On Thursday the 10th of June, the government announced that onshore visas have been extended for approximately 10,000 migrant workers on Working Holiday and Supplementary Seasonal Employment (SSE) visas. For the first time, SSE visa holders were also granted the right to work in any sector, with Immigration Minister Kris Faafoi saying the extension should help with ongoing labour shortages.
Immigration Lawyer Aaron Martin of NZIL addresses the changes announced and argues that they won’t serve migrants or businesses in the long term.
Minister Faafoi is claiming that the changes to onshore visas provide employers and visa holders with more certainty, but actually, it’s another last-minute announcement intended to help the horticulture and viticulture industry – while doing nothing for the rest of the business community. This on the heels of Minister Nash’s “great immigration reset” announcement, which turned out to be nothing but a damp squib, and shows the siloed thinking of ministers in our government and the officials who advise them.
What’s causing the most uncertainty is the Minister’s inability to get his house in order. We have a two-year backlog of residence cases for skilled workers in healthcare, education, and construction – and practically every other industry crucial to our economy.
The overly rigid criteria for what constitutes a critical purpose worker is also preventing many employers from bringing skilled candidates across the border. Yet, still, we have a lack of direction and leadership.
What the latest Immigration law changes are
Around 10,000 Working Holiday and Supplementary Seasonal Employment (SSE) work visas will be extended for six months. SSE visa holders will also be allowed to work in any sector. Essential Skills visas for jobs paid below the median wage will increase from six to 12 months, taking them back to pre-COVID settings and the stand-down period will be further postponed until July 2022.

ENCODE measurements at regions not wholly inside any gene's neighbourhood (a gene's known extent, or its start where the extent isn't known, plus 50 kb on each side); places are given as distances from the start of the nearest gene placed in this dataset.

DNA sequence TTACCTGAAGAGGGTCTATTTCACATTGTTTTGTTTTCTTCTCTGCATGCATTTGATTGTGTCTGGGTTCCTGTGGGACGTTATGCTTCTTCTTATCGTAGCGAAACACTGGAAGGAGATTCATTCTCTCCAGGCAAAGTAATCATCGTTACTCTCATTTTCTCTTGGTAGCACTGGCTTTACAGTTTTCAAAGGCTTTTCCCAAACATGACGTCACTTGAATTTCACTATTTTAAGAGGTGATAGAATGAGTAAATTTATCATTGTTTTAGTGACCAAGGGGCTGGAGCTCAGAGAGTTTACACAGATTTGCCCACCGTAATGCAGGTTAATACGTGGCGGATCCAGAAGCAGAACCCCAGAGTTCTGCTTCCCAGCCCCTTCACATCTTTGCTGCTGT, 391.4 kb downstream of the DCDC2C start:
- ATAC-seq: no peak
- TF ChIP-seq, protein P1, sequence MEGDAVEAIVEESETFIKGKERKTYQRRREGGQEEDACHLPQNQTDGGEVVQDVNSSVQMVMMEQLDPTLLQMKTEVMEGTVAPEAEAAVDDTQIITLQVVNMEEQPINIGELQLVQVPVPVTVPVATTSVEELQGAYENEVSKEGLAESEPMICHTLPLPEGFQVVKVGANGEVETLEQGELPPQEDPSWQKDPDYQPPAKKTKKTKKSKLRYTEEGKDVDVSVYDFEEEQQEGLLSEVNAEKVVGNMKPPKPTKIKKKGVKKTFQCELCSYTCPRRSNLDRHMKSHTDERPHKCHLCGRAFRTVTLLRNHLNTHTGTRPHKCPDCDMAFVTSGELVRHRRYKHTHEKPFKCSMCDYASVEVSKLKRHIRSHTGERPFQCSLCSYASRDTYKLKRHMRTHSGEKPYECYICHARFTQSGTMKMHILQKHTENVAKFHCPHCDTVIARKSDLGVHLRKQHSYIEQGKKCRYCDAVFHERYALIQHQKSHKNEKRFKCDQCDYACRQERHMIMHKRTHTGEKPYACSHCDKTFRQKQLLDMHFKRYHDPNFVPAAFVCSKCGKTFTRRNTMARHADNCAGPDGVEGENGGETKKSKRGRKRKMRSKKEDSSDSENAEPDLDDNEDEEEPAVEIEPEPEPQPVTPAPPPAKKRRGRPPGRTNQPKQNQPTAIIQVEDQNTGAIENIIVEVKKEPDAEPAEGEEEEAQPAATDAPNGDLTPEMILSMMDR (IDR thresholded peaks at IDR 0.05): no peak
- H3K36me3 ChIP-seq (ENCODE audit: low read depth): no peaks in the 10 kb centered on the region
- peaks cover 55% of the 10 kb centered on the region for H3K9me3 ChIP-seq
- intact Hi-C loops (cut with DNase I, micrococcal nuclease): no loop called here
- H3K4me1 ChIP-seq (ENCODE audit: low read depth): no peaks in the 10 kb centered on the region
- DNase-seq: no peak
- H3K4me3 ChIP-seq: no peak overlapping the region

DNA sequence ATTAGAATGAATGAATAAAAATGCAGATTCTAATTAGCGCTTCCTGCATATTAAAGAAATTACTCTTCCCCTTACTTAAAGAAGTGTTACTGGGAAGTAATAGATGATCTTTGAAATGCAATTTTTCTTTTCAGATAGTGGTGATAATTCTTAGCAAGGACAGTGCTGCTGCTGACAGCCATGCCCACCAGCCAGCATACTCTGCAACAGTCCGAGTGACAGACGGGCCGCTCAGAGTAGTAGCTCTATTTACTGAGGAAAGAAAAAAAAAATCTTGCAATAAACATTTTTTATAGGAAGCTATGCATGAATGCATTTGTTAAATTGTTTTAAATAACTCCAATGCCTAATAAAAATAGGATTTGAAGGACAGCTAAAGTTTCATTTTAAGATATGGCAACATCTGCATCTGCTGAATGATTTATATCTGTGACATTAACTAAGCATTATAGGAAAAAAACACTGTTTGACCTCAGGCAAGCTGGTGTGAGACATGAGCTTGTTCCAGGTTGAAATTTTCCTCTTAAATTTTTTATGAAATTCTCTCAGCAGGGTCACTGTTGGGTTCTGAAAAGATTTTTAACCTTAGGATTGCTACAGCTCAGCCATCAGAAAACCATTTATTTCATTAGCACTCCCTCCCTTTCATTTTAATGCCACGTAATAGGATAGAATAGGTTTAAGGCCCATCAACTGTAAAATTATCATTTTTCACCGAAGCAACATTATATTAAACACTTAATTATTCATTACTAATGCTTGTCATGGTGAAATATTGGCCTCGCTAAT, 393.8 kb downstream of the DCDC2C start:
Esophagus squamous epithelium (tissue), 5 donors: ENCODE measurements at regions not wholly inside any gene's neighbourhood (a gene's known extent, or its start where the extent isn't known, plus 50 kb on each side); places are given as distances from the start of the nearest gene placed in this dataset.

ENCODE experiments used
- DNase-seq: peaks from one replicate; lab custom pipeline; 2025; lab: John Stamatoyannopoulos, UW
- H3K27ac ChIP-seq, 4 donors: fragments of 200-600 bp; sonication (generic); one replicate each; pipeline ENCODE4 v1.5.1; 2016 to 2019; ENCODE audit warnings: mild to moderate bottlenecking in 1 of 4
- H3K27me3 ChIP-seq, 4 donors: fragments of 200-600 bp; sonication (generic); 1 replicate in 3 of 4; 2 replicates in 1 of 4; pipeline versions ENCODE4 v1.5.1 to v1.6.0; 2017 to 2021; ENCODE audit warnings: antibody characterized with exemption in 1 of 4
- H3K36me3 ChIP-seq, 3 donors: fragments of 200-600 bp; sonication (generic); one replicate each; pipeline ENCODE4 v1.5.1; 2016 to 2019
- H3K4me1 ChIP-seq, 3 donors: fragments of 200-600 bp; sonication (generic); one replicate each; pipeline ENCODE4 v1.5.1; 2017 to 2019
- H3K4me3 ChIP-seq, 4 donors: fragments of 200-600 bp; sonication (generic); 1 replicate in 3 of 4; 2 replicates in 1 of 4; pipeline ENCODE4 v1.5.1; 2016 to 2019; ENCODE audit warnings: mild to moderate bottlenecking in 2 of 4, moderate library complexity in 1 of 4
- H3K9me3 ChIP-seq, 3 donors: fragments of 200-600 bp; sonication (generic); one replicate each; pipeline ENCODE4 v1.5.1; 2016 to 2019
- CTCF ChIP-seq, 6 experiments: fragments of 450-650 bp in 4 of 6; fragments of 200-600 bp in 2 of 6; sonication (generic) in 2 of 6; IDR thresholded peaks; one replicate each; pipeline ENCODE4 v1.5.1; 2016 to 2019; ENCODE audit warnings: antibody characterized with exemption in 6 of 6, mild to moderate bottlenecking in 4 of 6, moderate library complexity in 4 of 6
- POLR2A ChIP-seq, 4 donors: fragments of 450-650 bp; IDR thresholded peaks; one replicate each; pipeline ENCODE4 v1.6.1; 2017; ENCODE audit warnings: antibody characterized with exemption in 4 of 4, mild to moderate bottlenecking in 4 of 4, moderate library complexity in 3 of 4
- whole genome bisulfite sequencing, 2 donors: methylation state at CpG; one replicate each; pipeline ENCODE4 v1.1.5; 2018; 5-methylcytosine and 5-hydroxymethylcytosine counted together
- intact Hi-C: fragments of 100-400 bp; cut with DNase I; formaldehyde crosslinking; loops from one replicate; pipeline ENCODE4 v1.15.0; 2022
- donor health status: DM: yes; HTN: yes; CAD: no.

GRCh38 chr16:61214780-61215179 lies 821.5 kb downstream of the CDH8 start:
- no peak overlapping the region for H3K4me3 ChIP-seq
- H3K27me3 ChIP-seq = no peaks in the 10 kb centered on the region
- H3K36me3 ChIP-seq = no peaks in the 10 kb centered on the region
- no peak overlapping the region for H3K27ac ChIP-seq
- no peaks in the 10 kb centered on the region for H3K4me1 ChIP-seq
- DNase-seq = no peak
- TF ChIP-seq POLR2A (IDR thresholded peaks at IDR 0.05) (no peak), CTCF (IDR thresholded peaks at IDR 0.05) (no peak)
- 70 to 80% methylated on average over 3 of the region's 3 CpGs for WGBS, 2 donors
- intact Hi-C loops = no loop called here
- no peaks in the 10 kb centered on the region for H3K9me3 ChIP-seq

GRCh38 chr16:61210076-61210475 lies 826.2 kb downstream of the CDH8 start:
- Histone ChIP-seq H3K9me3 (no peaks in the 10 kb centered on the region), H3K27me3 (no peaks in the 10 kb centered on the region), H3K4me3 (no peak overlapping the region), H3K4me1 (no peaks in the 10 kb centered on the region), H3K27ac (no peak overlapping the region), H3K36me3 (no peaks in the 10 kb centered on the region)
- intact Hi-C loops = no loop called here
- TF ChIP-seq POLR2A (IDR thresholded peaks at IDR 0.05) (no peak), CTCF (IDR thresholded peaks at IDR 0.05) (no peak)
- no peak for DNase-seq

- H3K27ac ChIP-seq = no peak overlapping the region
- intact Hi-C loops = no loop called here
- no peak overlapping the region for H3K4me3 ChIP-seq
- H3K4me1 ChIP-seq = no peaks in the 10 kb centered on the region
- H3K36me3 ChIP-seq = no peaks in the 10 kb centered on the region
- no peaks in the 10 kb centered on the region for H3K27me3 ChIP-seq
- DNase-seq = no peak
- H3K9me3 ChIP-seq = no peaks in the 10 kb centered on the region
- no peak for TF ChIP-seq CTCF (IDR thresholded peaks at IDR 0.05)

Buried in this announcement is the biggest concern: from 19 July, visa applications will be assessed against the updated median hourly wage of $27 per hour. This pay rate will determine whether jobs are treated as higher or lower paid but will effectively make it harder to obtain a three-year work visa.
That also applies to residence criteria, meaning those in skill level 1-3 job need $27 and those in skill 4 and 5 jobs will need $40.50. Bonus points for high remuneration requires $54 an hour.
Why artificial wage increases won’t help Kiwi workers
Increasing wages is an excellent thing; it raises the standard of living, increasing the capacity for domestic consumption. But raising wages while artificially suppressing access to skills compromises the ability of businesses to grow and create employment opportunities.
Anti-migrant groups will say that migrant labour suppresses local wages, but it’s basic economics: When the supply of anything keeps up with demand, the price remains the same.
Saying this wage rate was set following public consultation also makes me wonder whom they consulted. Immigration policy allows for the adjustment of the work visa and residence wage to keep it in line with the median wage. While the median wage increase was announced on the Statistics Department’s website in December 2020, the government didn’t announce it as they normally would have. Why? Because they knew the data it was based on was skewed due to lockdowns and wage subsidies.
The median wage increase will flow to all sectors through pay parity mechanisms, including sectors where the government is a significant employer or financial contributor: healthcare, education, and construction. If they think that costs have increased already because of COVID and supply chain disruption, they could be in for further surprises down the line.
Stop denying it: We need migrant labour to prosper
The government’s decision to step away from immigration as an economic lever illustrates the true naïveté of the ill-informed. In a young country trying to develop its economy and keep up with fast-moving, high-tech innovations that are transforming the way business is done, failing to see the economic impact of migration and factor it into your overall economic policy is short-sighted.
Social outcomes are important. Encouraging employers to train is important. Increasing domestic wages to improve people’s standard of living is important. But using immigration policy to increase costs to employers (including the government itself) while reducing access to skills is madness.
Minister Faafoi, it’s time to apply some willpower and get your department’s administrative machinery working efficiently. The substantial budget allocated to INZ to develop efficiency is a cruel joke to those who have been stuck in residence limbo for the last two years. Especially when you know what impact it will have.
Need help or advice on your immigration situation? Contact Aaron Martin at NZIL for an honest and helpful appraisal.